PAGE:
Saturday, June 2, 2012

Old Man Strength

Erik, Brad and the wind.

Every sport has this guy. He looks to be about a hundred yet somehow manages to make you look like a complete novice while your jaw drops to the floor in disbelief. Whether it’s a cyclist on an old steel bike with panniers effortlessly blowing past you while you suck wind on a hard ascent or the Grandpa that hits every fairway and green on the course to destroy you by ten strokes, Old Man Strength is real. This phenomenon is especially prevalent in sports where endurance and intelligence are rewarded.

I seem to see it every time I’m out for a weekend ride. How can these old guys, more than double my age, just keep going and going while my legs scream at me to stop pedaling? Maybe they’ve tuned out their pain receptors the same as they can tune out a bunch of kids making too much racket or a nagging spouse. Maybe the beer belly and sagging skin is perfect insulation for the super-muscles they have hiding beneath the surface. Whatever the answer is, it’s no less frustrating every time one of these guys leaves me looking at his rear end as he rides away into the distance.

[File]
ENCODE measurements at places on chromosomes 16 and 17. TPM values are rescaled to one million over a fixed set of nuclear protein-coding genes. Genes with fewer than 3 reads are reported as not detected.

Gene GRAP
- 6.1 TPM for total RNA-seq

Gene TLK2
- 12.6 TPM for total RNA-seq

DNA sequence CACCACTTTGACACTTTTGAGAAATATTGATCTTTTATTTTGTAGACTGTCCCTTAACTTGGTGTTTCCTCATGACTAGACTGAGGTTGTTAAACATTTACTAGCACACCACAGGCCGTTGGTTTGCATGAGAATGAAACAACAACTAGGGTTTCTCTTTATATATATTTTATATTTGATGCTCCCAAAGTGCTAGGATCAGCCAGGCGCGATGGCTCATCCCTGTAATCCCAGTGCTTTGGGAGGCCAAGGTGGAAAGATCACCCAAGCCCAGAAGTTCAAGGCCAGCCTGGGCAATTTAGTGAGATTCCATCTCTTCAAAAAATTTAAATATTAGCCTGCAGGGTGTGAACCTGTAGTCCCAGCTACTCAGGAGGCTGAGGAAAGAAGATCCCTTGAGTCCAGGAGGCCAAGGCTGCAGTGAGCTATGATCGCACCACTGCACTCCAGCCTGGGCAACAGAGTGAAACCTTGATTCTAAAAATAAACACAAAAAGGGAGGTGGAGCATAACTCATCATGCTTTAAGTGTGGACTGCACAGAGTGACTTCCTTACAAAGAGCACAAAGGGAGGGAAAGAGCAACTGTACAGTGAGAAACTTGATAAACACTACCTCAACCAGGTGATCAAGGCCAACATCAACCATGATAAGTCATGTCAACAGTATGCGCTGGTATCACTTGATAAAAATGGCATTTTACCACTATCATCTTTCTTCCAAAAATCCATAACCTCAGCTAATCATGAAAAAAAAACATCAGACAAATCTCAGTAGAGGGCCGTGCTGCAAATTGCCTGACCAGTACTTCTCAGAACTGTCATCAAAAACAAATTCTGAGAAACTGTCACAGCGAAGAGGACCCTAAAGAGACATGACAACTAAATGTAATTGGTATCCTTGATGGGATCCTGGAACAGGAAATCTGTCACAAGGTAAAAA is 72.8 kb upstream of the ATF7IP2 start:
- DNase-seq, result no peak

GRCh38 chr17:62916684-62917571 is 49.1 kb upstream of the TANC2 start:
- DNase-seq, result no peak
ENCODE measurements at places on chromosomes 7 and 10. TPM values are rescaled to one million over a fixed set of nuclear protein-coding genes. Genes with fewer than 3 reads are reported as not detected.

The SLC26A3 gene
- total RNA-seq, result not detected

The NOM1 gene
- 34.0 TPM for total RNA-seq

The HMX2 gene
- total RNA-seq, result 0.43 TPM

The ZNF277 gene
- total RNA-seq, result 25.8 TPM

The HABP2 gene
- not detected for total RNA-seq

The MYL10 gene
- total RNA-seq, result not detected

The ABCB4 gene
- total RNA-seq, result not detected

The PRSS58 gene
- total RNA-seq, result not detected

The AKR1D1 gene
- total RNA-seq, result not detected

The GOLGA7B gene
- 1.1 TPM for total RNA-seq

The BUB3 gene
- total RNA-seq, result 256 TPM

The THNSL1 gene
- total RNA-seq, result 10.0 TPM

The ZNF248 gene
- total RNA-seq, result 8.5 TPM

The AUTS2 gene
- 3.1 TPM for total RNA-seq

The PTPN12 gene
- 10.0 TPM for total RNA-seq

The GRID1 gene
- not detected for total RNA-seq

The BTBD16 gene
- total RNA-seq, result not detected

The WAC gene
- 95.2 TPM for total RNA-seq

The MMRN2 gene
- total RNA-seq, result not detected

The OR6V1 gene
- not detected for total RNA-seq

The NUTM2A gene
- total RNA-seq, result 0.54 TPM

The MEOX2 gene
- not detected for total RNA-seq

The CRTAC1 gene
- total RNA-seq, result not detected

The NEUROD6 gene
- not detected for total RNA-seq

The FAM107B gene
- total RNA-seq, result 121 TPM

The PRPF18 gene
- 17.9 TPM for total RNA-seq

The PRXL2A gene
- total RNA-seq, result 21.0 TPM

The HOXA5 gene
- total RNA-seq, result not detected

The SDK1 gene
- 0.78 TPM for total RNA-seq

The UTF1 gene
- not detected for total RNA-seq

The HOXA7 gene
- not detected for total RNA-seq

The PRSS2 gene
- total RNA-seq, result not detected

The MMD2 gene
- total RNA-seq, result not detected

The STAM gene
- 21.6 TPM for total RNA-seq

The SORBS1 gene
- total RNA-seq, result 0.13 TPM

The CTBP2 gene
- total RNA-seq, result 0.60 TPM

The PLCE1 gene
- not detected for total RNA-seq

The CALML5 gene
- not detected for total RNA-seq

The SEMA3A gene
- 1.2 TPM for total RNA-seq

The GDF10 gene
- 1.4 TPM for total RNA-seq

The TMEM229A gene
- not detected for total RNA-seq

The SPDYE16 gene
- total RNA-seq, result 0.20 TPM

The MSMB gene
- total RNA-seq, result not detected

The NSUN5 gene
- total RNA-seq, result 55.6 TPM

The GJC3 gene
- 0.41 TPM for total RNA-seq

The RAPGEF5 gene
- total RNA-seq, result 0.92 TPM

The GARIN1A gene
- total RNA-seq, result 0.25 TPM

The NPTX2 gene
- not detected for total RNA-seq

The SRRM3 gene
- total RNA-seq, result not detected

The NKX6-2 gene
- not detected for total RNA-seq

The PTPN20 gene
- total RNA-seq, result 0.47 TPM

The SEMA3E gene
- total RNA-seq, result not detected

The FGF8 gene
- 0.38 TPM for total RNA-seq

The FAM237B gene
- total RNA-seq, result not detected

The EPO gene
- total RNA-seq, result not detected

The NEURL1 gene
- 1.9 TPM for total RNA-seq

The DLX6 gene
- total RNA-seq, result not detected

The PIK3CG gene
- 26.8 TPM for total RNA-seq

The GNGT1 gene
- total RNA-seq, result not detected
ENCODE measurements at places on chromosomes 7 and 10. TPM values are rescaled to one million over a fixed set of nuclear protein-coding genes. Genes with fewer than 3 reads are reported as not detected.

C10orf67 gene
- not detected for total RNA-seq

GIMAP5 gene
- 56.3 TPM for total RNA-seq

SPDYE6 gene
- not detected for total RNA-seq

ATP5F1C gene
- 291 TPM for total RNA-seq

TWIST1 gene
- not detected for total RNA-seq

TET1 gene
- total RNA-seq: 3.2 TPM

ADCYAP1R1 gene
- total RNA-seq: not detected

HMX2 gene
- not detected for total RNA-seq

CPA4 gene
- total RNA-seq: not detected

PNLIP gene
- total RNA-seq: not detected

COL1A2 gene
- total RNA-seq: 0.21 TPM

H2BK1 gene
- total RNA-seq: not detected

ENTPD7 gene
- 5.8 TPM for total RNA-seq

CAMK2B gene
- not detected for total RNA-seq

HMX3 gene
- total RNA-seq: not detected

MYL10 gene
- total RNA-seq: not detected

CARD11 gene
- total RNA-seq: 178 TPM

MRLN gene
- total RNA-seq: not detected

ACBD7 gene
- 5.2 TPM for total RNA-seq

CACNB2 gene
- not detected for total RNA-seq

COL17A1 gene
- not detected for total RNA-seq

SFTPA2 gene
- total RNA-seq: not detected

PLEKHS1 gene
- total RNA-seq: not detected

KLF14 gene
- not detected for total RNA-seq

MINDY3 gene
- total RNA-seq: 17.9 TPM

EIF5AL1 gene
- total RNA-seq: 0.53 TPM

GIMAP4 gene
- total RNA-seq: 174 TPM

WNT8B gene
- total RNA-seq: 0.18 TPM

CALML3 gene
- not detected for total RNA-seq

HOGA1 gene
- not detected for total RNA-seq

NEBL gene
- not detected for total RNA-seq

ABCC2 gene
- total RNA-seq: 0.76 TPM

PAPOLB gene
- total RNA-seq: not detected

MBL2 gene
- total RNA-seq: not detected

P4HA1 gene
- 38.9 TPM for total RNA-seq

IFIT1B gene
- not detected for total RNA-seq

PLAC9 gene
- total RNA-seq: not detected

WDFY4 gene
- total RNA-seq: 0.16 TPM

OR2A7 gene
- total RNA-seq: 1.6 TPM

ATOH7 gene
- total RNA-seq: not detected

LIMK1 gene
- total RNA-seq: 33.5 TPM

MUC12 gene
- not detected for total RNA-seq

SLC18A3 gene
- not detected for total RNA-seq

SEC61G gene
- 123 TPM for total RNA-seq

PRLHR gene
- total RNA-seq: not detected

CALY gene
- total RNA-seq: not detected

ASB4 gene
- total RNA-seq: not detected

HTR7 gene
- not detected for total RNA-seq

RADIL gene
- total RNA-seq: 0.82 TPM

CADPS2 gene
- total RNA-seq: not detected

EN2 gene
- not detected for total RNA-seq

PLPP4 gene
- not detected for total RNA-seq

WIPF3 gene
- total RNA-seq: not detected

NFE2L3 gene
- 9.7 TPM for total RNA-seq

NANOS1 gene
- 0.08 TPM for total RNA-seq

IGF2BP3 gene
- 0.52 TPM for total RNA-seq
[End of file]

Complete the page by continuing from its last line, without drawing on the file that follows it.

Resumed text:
Isn’t everything supposed to be cyclical: The young boy grows up emulating his Dad, then comes the day he can finally best him only for his own son to overtake him when that fateful day comes? Why then am I finding it so tough to hang on to Dad’s wheel? Sure he put in more training hours than me but I’m young and full of vigor! Shouldn’t he be the one asking me to slow down? Realizing I won’t play in the NHL like Dad was disappointing but discovering he also has the rare genetic predisposition that is Old Man Strength might just be too much.

Erik Marsh (Co-pilot & Son) 

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